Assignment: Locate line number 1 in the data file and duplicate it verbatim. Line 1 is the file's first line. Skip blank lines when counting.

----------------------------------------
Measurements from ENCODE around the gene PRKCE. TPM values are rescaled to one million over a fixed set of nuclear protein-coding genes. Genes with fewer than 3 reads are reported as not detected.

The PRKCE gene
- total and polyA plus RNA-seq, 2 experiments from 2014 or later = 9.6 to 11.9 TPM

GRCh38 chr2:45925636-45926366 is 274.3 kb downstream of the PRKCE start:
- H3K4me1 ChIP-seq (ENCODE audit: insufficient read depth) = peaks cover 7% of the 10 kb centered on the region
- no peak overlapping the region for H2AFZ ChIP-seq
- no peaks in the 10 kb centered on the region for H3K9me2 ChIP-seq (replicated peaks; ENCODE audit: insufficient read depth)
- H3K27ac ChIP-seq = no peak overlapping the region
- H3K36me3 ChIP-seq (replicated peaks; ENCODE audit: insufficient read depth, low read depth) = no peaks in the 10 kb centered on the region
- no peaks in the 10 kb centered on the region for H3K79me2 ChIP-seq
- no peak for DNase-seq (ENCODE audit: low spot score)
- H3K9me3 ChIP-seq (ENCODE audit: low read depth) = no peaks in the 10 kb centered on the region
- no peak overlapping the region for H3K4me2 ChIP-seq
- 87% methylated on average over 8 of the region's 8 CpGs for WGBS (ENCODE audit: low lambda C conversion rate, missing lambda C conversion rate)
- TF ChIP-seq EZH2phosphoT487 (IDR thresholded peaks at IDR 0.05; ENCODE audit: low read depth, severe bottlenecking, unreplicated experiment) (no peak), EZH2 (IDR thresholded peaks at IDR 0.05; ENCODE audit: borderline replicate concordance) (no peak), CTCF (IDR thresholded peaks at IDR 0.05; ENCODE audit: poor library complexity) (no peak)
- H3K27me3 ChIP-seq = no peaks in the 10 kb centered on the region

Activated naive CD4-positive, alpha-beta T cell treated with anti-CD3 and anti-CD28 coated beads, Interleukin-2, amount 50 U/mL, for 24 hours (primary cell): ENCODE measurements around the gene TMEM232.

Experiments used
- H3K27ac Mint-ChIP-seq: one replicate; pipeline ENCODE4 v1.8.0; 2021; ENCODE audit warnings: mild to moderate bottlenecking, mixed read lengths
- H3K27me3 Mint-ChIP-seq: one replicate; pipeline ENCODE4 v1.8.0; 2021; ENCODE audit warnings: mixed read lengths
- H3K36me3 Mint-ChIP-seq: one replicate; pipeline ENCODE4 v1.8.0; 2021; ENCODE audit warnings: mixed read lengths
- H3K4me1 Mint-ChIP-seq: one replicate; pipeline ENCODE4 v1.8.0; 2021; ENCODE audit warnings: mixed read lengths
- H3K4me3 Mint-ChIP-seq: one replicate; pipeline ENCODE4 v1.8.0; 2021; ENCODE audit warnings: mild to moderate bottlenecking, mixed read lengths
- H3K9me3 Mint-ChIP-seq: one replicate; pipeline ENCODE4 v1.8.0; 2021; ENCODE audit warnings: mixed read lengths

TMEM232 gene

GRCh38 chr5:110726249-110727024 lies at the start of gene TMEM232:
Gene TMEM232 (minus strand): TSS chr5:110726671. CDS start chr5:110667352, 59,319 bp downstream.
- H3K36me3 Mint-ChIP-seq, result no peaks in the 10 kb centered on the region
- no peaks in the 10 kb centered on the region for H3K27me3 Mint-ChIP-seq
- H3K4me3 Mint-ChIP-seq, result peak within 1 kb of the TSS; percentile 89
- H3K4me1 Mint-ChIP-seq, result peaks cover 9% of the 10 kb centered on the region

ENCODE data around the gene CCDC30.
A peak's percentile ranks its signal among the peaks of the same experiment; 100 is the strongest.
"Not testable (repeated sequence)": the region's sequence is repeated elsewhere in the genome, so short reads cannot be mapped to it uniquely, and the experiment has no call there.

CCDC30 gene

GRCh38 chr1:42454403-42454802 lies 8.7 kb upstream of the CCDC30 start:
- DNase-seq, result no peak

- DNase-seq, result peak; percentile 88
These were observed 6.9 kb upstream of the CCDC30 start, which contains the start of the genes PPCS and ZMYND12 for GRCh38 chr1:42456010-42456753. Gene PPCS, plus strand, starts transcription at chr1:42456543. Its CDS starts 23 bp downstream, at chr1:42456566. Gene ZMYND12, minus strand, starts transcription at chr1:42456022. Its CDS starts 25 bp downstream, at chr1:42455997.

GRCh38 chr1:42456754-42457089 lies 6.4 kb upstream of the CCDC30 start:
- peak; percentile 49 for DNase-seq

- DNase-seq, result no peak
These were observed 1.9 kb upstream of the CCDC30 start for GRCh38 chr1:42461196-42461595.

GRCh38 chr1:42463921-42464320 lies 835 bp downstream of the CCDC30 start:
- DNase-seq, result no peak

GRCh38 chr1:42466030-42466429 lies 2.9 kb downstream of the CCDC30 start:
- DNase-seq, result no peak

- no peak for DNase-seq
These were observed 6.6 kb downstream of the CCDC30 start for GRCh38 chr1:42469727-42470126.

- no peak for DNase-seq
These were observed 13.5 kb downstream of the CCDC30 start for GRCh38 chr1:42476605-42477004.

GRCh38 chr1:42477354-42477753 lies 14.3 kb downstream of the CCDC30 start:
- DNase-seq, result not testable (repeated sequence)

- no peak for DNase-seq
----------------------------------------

Measurements from ENCODE around the gene PRKCE. TPM values are rescaled to one million over a fixed set of nuclear protein-coding genes. Genes with fewer than 3 reads are reported as not detected.